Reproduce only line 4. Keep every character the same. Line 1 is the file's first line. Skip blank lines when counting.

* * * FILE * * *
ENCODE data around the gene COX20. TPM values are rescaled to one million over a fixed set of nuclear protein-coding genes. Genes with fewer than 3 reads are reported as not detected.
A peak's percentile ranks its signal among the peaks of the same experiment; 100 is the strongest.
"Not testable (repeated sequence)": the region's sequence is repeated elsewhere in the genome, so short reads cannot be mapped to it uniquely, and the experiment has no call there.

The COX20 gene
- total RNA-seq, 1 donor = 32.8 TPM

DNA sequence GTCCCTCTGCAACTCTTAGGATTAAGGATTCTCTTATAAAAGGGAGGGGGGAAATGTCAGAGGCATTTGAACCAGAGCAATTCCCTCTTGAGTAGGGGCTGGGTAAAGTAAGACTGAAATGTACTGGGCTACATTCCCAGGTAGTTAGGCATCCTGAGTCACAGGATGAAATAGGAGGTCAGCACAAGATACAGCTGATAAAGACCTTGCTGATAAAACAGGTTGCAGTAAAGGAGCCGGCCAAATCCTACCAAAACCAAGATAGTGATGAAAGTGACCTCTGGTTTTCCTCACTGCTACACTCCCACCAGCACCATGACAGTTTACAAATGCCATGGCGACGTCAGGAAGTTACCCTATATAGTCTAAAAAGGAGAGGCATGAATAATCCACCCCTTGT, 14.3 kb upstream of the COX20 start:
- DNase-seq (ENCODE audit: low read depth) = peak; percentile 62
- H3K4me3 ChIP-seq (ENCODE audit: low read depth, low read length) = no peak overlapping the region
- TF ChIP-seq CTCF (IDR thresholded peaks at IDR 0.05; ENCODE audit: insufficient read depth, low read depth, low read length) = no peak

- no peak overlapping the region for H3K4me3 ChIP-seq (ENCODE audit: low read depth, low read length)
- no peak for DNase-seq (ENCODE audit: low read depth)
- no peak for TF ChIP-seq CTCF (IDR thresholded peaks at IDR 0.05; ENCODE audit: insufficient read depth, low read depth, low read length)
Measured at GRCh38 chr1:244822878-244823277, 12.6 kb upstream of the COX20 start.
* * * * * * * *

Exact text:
The COX20 gene